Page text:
By Howard Levitt and Maria Belykh
Courts have shown they have zero tolerance for companies that breach the ‘duty of good faith’
HBC broke one fundamental tenet of employment relations in the process of severing ties, breached the “duty of good faith” it owed him.
What does a duty of good faith mean? Put simply, it requires employers to not be unduly insensitive or unreasonable when terminating. They must be candid and forthright. This overarching legal principle exists to protect employees from the power imbalance between themselves and their employers.
HBC breached its duty of good faith in a number of ways, the court found.
First, it offered Pohl continued employment with the company, albeit, in a lesser-paid, minimum wage role as a sales associate with no guaranteed minimum weekly hours. HBC said it was offering him a chance to limit the extent of the harm he suffered from being terminated from his managerial role while continuing to work for his life-long employer. The court disagreed.
The second transgression HBC committed was failing to pay Pohl his minimum Employment Standards Act entitlements until two months after his termination, ignoring Pohl’s lawyer’s repeated requests for the payment.
Courts have grown intolerant of employers who do not pay employees the bare minimum of what they are entitled to upon dismissal. They have been clear that employers must both pay the minimums and inform the employee that they will do so at a minimum at the outset of any settlement negotiations, which HBC failed to do.
The court also took issue with HBC’s failure to issue Pohl’s record of employment (ROE) within a timely fashion contrary to the Employment Insurance Regulations. The ROE was not only two years late, but it contained false information. HBC mischaracterized the termination as a layoff with an unknown expected date of recall. Pohl sought to prove that the employer made the misrepresentations for the purposes of applying for the Canada Emergency Wage Subsidy to which it was not entitled. The court made no finding either way on this.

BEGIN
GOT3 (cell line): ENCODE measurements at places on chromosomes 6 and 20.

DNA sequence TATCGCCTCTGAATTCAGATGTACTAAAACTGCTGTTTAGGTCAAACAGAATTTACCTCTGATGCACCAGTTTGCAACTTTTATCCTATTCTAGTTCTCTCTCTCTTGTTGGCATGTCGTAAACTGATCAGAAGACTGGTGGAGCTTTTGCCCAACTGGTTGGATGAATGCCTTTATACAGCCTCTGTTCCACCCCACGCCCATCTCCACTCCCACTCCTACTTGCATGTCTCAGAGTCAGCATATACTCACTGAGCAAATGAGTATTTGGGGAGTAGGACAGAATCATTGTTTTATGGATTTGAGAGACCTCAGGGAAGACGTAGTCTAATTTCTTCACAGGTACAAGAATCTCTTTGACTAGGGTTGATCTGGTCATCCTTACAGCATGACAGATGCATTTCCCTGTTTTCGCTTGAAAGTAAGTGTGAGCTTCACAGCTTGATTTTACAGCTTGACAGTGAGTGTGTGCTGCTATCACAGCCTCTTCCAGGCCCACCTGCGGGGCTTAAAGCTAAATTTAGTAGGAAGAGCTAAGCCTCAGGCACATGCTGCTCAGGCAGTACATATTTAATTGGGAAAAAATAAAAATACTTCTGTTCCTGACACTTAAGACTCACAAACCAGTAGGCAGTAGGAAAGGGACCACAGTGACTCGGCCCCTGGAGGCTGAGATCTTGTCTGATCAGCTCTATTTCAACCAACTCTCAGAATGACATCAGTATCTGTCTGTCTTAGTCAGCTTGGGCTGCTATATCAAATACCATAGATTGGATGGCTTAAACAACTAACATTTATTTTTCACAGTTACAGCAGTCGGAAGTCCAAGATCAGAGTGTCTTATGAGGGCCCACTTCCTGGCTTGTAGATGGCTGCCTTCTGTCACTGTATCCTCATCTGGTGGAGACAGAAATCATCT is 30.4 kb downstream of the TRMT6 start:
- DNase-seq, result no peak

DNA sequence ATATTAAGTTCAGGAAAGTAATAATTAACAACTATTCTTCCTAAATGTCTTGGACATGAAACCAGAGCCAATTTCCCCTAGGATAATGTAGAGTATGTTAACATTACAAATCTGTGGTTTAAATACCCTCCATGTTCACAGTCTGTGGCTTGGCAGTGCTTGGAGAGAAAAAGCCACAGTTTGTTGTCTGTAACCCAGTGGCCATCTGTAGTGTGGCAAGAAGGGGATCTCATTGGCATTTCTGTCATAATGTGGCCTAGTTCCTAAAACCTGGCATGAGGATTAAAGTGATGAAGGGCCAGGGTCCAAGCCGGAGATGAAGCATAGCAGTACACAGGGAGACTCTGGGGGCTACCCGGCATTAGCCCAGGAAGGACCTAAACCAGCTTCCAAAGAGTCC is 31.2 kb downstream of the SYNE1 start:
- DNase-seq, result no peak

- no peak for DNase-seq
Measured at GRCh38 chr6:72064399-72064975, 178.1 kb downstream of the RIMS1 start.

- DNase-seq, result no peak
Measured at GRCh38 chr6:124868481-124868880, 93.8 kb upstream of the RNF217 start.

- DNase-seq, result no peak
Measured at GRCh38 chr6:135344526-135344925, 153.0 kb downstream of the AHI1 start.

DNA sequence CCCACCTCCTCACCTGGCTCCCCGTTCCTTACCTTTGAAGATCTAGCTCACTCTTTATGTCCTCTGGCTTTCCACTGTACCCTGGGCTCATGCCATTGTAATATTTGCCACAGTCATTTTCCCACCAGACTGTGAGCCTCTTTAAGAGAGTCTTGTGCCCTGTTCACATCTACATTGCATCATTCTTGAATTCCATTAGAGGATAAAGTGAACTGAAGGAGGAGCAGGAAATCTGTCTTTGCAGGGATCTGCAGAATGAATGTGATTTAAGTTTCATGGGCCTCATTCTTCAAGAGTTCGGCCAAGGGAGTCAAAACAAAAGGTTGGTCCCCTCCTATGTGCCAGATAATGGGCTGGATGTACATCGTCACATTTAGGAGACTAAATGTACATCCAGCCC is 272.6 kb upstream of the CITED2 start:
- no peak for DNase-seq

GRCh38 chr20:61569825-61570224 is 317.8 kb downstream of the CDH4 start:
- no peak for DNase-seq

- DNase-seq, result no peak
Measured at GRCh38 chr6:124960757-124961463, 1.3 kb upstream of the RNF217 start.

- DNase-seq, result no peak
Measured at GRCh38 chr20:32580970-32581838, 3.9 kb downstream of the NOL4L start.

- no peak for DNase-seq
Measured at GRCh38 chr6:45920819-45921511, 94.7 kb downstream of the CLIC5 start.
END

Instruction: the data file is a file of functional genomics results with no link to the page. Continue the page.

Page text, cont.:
Finally, the court also found that making a show of walking the employee out the front door immediately after terminating him was unduly insensitive. Although this is standard practice in many Canadian organizations, this finding reveals how much judges are willing to bend the line of sanctionable impropriety when they find that an employer is acting inappropriately in other ways.
Justice Centa referred to HBC’s conduct as “untruthful, misleading, and unduly insensitive.” He ruled that “HBC was placing its interests above (Pohl’s) and that this increased his sense of exploitation, humiliation, and depression.” In addition to receiving 24 months’ reasonable notice, he awarded Pohl $55,000 for the employer’s multiple transgressions.
It would be wise to learn a few lessons from HBC’s experience and similar cautionary tales:
- Pay the employee any outstanding wages upon termination, including vacation pay.
- Pay the employee their statutory minimum entitlements, including termination pay, severance pay, and vacation pay as a lump sum within the requisite time limit. Do not hold off on negotiating the ultimate package.
- Continue the employee’s benefits during the statutory notice period.
- Issue the employee a record of employment within the requisite time limit.
- Ensure that the ROE contains accurate information that does not misrepresent the reason for the employee’s termination.
- Specify that you will do all the above in your letter of termination.
- Any alternative job offers should be made in good faith and, where possible, offer comparable terms of employment.